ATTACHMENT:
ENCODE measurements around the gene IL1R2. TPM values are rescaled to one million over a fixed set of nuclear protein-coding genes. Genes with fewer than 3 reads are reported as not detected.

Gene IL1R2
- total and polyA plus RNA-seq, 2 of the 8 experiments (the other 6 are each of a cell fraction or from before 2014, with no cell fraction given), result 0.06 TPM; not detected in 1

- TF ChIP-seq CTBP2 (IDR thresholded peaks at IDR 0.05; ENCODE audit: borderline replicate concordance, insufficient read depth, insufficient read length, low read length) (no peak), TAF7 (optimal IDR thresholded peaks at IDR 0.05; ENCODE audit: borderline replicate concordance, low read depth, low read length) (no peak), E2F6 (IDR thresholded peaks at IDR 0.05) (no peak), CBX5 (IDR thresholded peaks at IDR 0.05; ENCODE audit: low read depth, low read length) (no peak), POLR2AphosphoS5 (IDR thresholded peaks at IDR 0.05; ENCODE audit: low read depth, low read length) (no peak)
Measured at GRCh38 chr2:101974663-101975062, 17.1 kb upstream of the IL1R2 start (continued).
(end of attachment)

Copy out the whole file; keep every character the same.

ENCODE measurements around the gene IL1R2. TPM values are rescaled to one million over a fixed set of nuclear protein-coding genes. Genes with fewer than 3 reads are reported as not detected.

Gene IL1R2
- total and polyA plus RNA-seq, 2 of the 8 experiments (the other 6 are each of a cell fraction or from before 2014, with no cell fraction given), result 0.06 TPM; not detected in 1

- TF ChIP-seq CTBP2 (IDR thresholded peaks at IDR 0.05; ENCODE audit: borderline replicate concordance, insufficient read depth, insufficient read length, low read length) (no peak), TAF7 (optimal IDR thresholded peaks at IDR 0.05; ENCODE audit: borderline replicate concordance, low read depth, low read length) (no peak), E2F6 (IDR thresholded peaks at IDR 0.05) (no peak), CBX5 (IDR thresholded peaks at IDR 0.05; ENCODE audit: low read depth, low read length) (no peak), POLR2AphosphoS5 (IDR thresholded peaks at IDR 0.05; ENCODE audit: low read depth, low read length) (no peak)
Measured at GRCh38 chr2:101974663-101975062, 17.1 kb upstream of the IL1R2 start (continued).